Google Wins Appeal Against ACCC

  • Google didn’t mislead or deceive
  • ACCC considers next step
  • ACCC still believe they were right to bring the case

The High Court today unanimously upheld Google Inc.’s appeal from a judgment of the Full Federal Court which had found that Google had contravened the Trade Practices Act 1974 by engaging in

  • Google didn’t mislead or deceive
  • ACCC considers next step
  • ACCC still believe they were right to bring the case

The High Court today unanimously upheld Google Inc.’s appeal from a judgment of the Full Federal Court which had found that Google had contravened the Trade Practices Act 1974 by engaging in misleading or deceptive conduct.

The ACCC will carefully review the judgment of the High Court to understand whether it has broader ramifications and will consider any consequences for enforcement of the Australian Consumer Law.

ACCC Chairman Rod Sims said, “The ACCC took these proceedings to clarify the law relating to advertising practices in the internet age. Specifically, we considered that providers of online content should be accountable for misleading or deceptive conduct when they have significant control over what is delivered. “

“The High Court’s decision focused only on Google’s conduct. In the facts and circumstances of this case the High Court has determined that Google did not itself engage in misleading or deceptive conduct,” Sims said.

“It was not disputed in the High Court that the representations made in sponsored links by advertisers were misleading or deceptive.”

“It remains the case that all businesses involved in placing advertisements on search engines must take care not to mislead or deceive consumers,” Sims said.

On 3 April 2012, the Full Federal Court held that Google had engaged in conduct that was misleading or deceptive or likely to mislead or deceive by publishing, or causing to be published, four advertisements on the results pages of the Google Australia website. The decision followed a successful appeal by the ACCC against the decision at first instance.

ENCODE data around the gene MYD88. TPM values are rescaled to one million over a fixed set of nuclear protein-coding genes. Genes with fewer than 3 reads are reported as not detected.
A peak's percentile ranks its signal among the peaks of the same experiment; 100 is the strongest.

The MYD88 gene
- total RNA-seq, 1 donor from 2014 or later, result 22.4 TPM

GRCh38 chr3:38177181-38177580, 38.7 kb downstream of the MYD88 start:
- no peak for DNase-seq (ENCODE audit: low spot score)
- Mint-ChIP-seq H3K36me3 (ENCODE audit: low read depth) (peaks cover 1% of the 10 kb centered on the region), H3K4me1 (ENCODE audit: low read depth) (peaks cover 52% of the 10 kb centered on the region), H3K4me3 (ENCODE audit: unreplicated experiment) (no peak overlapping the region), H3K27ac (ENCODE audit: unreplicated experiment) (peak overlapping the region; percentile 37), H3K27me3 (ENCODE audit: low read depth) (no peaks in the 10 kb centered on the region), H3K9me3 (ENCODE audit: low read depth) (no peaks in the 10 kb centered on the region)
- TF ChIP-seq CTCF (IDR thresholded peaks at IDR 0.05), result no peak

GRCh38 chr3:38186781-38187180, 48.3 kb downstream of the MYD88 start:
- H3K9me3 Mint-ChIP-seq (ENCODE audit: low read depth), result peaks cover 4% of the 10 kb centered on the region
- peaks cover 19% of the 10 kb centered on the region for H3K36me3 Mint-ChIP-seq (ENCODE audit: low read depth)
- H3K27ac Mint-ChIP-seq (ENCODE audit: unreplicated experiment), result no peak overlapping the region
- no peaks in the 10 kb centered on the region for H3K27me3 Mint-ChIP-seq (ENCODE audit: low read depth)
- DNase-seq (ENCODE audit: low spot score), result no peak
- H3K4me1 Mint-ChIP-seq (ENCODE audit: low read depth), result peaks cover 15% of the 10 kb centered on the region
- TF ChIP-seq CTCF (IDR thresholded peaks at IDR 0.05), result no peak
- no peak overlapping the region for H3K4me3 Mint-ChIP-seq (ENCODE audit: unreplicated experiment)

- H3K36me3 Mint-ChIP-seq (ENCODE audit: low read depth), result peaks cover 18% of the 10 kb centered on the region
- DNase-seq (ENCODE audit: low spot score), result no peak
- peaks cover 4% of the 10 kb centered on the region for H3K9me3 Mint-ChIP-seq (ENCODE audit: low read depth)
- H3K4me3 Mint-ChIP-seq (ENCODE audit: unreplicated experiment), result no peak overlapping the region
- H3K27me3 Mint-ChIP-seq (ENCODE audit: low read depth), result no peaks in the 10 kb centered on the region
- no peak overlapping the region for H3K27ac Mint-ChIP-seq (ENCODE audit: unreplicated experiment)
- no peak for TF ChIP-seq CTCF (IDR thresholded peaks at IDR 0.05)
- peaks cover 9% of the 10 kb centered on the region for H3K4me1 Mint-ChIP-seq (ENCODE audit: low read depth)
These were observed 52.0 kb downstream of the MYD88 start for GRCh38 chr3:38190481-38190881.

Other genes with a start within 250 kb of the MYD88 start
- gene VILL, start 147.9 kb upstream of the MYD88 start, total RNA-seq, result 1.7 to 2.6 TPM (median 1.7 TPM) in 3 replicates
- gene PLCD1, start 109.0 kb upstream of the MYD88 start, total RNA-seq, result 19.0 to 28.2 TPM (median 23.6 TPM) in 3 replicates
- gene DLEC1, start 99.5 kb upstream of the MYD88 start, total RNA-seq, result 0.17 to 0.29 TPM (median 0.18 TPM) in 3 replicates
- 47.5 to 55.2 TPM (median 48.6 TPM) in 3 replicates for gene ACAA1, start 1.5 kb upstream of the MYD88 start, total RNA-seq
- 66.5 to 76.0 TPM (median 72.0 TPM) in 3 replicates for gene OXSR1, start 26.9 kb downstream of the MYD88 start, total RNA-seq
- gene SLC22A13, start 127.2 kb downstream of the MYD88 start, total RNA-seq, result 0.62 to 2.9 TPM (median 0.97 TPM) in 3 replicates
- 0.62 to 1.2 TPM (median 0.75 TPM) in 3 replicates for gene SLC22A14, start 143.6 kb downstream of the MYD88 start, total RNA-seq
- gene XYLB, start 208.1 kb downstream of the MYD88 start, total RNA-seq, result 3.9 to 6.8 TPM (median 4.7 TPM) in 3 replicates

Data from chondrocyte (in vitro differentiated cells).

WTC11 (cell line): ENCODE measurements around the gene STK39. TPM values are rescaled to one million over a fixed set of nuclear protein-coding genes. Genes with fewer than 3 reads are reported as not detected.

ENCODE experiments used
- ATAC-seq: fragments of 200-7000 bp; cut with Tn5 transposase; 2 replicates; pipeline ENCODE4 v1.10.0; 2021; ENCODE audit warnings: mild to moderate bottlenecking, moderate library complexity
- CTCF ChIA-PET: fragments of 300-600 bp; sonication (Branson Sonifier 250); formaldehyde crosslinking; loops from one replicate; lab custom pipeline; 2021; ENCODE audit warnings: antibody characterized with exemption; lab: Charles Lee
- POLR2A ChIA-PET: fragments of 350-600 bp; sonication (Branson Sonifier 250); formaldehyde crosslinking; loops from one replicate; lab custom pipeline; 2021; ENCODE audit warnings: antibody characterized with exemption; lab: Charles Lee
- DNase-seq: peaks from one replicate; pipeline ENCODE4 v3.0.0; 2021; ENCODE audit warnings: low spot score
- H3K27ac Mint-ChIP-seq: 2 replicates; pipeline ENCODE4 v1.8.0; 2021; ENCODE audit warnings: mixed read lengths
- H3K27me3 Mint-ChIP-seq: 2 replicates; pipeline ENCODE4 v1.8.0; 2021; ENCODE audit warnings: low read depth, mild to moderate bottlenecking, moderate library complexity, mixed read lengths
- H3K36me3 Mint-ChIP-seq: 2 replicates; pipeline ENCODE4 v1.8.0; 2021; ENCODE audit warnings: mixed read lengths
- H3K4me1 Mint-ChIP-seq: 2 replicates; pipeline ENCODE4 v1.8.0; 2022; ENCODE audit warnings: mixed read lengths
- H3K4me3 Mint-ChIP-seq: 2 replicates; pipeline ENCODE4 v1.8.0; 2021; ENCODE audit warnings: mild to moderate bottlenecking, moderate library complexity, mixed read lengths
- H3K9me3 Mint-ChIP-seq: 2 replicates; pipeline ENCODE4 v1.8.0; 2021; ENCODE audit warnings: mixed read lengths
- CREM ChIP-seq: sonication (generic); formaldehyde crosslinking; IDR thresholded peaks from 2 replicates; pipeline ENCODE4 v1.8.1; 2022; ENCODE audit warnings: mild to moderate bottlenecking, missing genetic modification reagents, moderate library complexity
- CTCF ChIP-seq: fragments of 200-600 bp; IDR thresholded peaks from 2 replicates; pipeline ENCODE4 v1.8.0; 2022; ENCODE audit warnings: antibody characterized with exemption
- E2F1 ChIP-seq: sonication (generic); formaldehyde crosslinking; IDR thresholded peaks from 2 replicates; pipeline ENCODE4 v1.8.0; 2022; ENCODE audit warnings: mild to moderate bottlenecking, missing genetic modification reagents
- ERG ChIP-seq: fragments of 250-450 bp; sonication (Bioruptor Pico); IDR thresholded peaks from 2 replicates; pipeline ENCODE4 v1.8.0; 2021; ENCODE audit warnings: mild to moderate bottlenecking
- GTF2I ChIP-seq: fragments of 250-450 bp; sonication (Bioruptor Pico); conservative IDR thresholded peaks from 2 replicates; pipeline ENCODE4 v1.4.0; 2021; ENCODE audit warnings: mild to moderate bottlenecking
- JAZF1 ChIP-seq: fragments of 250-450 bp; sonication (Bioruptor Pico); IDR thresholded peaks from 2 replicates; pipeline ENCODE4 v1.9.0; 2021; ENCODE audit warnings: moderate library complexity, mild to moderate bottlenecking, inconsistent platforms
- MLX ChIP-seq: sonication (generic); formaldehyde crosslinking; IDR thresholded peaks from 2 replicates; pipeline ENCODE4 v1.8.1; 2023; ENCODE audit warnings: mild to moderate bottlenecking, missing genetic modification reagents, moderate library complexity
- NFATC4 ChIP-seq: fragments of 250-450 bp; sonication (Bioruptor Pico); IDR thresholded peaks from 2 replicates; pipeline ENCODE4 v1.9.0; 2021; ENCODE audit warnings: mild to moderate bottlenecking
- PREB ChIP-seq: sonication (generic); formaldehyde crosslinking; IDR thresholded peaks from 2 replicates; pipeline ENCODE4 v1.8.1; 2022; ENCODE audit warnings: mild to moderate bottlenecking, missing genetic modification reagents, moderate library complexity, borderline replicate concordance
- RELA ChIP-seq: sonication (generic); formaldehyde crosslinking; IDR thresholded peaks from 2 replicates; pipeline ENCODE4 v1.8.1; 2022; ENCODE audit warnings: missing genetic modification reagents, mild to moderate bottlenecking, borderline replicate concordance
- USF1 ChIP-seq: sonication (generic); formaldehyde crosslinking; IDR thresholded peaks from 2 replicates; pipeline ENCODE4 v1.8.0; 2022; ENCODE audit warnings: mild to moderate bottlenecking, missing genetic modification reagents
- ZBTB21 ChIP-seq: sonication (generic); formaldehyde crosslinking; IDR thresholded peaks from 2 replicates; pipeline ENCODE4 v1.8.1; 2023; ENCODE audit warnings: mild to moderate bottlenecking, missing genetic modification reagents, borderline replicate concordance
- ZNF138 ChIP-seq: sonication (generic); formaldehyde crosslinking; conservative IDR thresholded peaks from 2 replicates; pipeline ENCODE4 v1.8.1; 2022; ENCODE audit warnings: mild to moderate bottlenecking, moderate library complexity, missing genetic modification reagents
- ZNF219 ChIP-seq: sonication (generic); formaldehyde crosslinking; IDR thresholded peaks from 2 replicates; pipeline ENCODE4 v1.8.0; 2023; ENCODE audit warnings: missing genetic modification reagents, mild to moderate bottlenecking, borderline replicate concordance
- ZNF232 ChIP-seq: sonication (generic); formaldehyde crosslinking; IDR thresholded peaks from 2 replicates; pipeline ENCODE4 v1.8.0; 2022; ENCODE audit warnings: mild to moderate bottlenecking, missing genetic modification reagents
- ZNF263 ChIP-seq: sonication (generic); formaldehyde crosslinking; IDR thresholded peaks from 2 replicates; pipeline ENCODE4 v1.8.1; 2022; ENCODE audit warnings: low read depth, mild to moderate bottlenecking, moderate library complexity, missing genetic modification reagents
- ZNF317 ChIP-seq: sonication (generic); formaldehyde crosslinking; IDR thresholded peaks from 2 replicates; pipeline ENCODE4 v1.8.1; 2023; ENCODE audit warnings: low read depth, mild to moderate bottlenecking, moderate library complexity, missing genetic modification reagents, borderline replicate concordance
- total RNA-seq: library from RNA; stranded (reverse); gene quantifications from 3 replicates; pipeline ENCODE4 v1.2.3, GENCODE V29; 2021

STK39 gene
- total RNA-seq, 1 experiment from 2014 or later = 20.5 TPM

In July 2007, the ACCC initially instituted legal proceedings in the Federal Court against Google alleging misleading and deceptive conduct in relation to sponsored links that were delivered in response to Google searches.

The ACCC proceedings were initially taken against Google and Trading Post Australia. Trading Post, as the advertiser, was responsible for some of the advertisements and was found to have made false or misleading representations and engaged in misleading or deceptive conduct. The ACCC also alleged that as a result of Google’s input into advertisements, which appear on its search results pages, it was not only the advertiser but also Google which made the representations found to have breached the Act. However, Justice Nicholas found that Google was “merely communicating” the representations without adopting or endorsing any of them.

The first instance judgment in relation to Google was appealed by the ACCC to the Full Federal Court who found unanimously that Google had contravened the Trade Practices Act. Google was granted special leave to appeal to the High Court. The High Court heard the appeal on 11 September 2012.

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